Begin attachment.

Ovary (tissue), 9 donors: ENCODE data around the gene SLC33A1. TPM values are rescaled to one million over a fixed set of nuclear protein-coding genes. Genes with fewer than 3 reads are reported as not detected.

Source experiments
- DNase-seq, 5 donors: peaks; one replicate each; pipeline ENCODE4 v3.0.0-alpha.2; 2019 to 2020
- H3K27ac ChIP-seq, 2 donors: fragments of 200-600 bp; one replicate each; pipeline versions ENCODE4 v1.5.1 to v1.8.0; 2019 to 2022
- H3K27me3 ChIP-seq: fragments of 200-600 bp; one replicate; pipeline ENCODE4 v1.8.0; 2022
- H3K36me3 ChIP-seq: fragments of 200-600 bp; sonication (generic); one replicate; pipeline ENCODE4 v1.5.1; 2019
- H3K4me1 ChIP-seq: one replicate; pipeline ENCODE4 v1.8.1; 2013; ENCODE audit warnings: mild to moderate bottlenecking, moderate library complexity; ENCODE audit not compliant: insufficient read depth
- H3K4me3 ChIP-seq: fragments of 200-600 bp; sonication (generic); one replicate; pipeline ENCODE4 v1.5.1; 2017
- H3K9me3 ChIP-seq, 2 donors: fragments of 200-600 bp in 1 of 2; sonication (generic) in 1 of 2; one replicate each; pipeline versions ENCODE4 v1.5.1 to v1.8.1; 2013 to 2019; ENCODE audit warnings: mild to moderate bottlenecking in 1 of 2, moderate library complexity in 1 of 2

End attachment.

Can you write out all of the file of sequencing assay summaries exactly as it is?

Ovary (tissue), 9 donors: ENCODE data around the gene SLC33A1. TPM values are rescaled to one million over a fixed set of nuclear protein-coding genes. Genes with fewer than 3 reads are reported as not detected.

Source experiments
- DNase-seq, 5 donors: peaks; one replicate each; pipeline ENCODE4 v3.0.0-alpha.2; 2019 to 2020
- H3K27ac ChIP-seq, 2 donors: fragments of 200-600 bp; one replicate each; pipeline versions ENCODE4 v1.5.1 to v1.8.0; 2019 to 2022
- H3K27me3 ChIP-seq: fragments of 200-600 bp; one replicate; pipeline ENCODE4 v1.8.0; 2022
- H3K36me3 ChIP-seq: fragments of 200-600 bp; sonication (generic); one replicate; pipeline ENCODE4 v1.5.1; 2019
- H3K4me1 ChIP-seq: one replicate; pipeline ENCODE4 v1.8.1; 2013; ENCODE audit warnings: mild to moderate bottlenecking, moderate library complexity; ENCODE audit not compliant: insufficient read depth
- H3K4me3 ChIP-seq: fragments of 200-600 bp; sonication (generic); one replicate; pipeline ENCODE4 v1.5.1; 2017
- H3K9me3 ChIP-seq, 2 donors: fragments of 200-600 bp in 1 of 2; sonication (generic) in 1 of 2; one replicate each; pipeline versions ENCODE4 v1.5.1 to v1.8.1; 2013 to 2019; ENCODE audit warnings: mild to moderate bottlenecking in 1 of 2, moderate library complexity in 1 of 2